Written in 16 columns, it has 4 months per column. There are no phrases (perhaps only one in the heading of the first leap month).

The names of the months can be read as follows (with many graphic variants):













Gallo-Latin: Potter's accounts (La Graufesenque)

Gallo-Latin: Potter's accounts (La Graufesenque)
Source: Musée Fenaille

The archaeological site of La Graufesenque (Millau, Aveyron, France) is exceptional for Gaulish epigraphy. At the beginning of the 20th century, thousands of terra sigillata ceramic shards coming from potters' kilns were found.

For economic reasons, kilns were shared between many potters, who could in this way bake their products together. An “accounts list” was also put into the kiln during baking; this list, which recapitulated the distinct lots placed in the kiln, was a simple clay plate baked with the rest of the batch.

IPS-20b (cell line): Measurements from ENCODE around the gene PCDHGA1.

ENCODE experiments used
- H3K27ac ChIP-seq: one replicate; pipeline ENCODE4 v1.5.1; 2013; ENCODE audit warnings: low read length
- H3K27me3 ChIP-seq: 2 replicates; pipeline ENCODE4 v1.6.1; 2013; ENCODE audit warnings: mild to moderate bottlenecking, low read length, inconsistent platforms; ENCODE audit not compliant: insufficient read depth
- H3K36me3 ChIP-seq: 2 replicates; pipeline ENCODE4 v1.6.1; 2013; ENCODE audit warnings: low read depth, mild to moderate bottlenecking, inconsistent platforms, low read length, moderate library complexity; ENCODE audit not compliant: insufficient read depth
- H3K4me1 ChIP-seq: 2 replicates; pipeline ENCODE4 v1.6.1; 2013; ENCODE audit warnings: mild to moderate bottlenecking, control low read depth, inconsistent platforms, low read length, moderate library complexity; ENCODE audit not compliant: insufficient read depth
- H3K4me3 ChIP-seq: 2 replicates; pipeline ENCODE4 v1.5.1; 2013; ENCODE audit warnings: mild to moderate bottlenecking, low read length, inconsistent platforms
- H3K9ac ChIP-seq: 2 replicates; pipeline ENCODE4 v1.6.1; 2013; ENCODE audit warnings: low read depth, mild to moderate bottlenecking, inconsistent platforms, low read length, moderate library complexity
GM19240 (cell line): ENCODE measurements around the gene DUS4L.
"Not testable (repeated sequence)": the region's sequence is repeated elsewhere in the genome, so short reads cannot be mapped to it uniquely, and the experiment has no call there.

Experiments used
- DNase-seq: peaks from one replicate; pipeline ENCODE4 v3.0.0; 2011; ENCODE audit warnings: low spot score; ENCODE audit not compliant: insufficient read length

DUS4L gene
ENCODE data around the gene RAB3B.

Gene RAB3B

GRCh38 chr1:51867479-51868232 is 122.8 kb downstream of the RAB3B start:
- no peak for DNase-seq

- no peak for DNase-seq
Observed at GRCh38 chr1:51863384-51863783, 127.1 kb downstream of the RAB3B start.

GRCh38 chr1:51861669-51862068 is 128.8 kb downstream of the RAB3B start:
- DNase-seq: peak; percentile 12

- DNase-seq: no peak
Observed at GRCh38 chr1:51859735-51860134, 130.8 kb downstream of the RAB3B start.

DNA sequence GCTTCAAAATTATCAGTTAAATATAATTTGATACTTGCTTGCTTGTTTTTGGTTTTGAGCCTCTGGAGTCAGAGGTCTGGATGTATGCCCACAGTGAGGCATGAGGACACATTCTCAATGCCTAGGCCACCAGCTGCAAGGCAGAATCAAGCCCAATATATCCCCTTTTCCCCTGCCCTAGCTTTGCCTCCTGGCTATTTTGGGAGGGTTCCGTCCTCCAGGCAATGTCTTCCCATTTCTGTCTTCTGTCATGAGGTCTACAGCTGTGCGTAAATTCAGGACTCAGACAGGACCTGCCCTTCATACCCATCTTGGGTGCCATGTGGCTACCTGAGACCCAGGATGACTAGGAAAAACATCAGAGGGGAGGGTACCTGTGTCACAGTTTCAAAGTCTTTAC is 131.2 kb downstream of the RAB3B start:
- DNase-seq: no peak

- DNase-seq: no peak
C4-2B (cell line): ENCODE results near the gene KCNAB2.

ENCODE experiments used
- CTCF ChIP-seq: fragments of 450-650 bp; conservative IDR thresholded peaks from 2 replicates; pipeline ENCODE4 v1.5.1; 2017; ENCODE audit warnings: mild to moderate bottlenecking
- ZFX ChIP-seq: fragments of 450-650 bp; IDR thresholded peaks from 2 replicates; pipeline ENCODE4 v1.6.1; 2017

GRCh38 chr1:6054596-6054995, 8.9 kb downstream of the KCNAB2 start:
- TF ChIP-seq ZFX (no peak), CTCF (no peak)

These documents are very useful because they provide a large amount of anthroponymic elements as well as numeric data about how workshops operated. On the other hand, the linguistic material is very poor, with only rare phrases and few common nouns. Most of these latter concern bookkeeping and are technical terms referring to ceramics works.

Gallo-Etruscan : bilingual Inscription from Vercelli

Gallo-Etruscan : bilingual Inscription from Vercelli
Source: RIG II, 1, E-2. Musée Camillo Leone (Vercelli)

This bilingual inscription from the 2nd c. BC is written on a schist stone, discovered in 1960 in Piedmont (height: 149 cm; width: 70 cm).

It is a boundary stone which delimitated, with three other stones now lost, the land of a man named Acisius "Argantomaterecus".

One text is written in Latin, using the Latin alphabet and a second one is written in Gaulish, using the Gallo-Etruscan alphabet.